Fighting on the trail may be dull, but it’s a picnic compared to taking on Jason inside the cabins. These encounters utilize an over-the-shoulder third-person view reminiscent of Mike Tyson’s Punch-Out!! sans any degree of polish or charm. You dodge Jason’s swings and fire back as best you can until he flees or one of you dies. This is doable with a little practice on the first day, when Jason is relatively slow. All bets are off after that, as the masked marauder grows exponentially quicker over subsequent days, eventually becoming nearly impossible to evade. Suddenly, the game’s insistence that you go inside to protect the defenseless kids from Jason makes sense. If they weren’t a factor, venturing indoors at all after day one wouldn’t be worth the risk.
So, apart from those few cool strategy bits, Friday the 13th is cryptic, punishing, and hamstrung by some truly wretched combat. It would tough to recommend to anyone if it wasn’t for one thing: It’s damn effective survival horror! Yeah, I was surprised, too. Turns out the scramble to prepare for the final showdown with Jason while simultaneously enduring his relentless assaults is laden with genuine tension and an atmosphere of impending doom so thick you could cut it with a machete. As with any proper entry in the genre, you need to play cautiously and exercise good judgement when it comes to managing healing items and other limited resources.
Most important of all for a game based on one of cinema’s premier monsters, Friday the 13th does its villain justice. Jason’s sprites are large and imposing by 1989 standards. He can show up just about anywhere at any time to ruin your day, accompanied by an appropriately startling musical sting. He can kill off one of your hapless counselors in just a few hits and is effectively invulnerable to anything less than the strongest weapons. In short, he lives up to the hype. This makes it immensely satisfying to finally turn the tables on him. As a devotee of the film series, I can’t deny that Friday the 13th is fundamentally faithful to the spirit of its source material. That’s more than I can say for most old licensed games.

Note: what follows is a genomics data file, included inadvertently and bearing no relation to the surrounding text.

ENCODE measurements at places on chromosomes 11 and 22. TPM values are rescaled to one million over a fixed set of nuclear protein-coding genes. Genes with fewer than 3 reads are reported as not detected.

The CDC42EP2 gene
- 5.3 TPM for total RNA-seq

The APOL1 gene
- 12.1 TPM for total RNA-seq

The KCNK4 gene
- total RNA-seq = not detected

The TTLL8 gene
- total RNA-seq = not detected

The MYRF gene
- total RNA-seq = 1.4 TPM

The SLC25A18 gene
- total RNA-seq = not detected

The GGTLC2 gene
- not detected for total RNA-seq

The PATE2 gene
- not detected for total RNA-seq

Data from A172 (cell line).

By no means is Friday the 13th a world-class NES release. I’d wager few outside its hardcore following would even rank it among their top hundred games for the system. I maintain it’s miles above true LJN-published travesties like Uncanny X-Men and Bill & Ted’s Excellent Video Game Adventure, however, and worth a fresh look next time you’re in the mood for some 8-bit terror. You may end up hating it, but things could always be worse. You could be watching Jason Goes to Hell.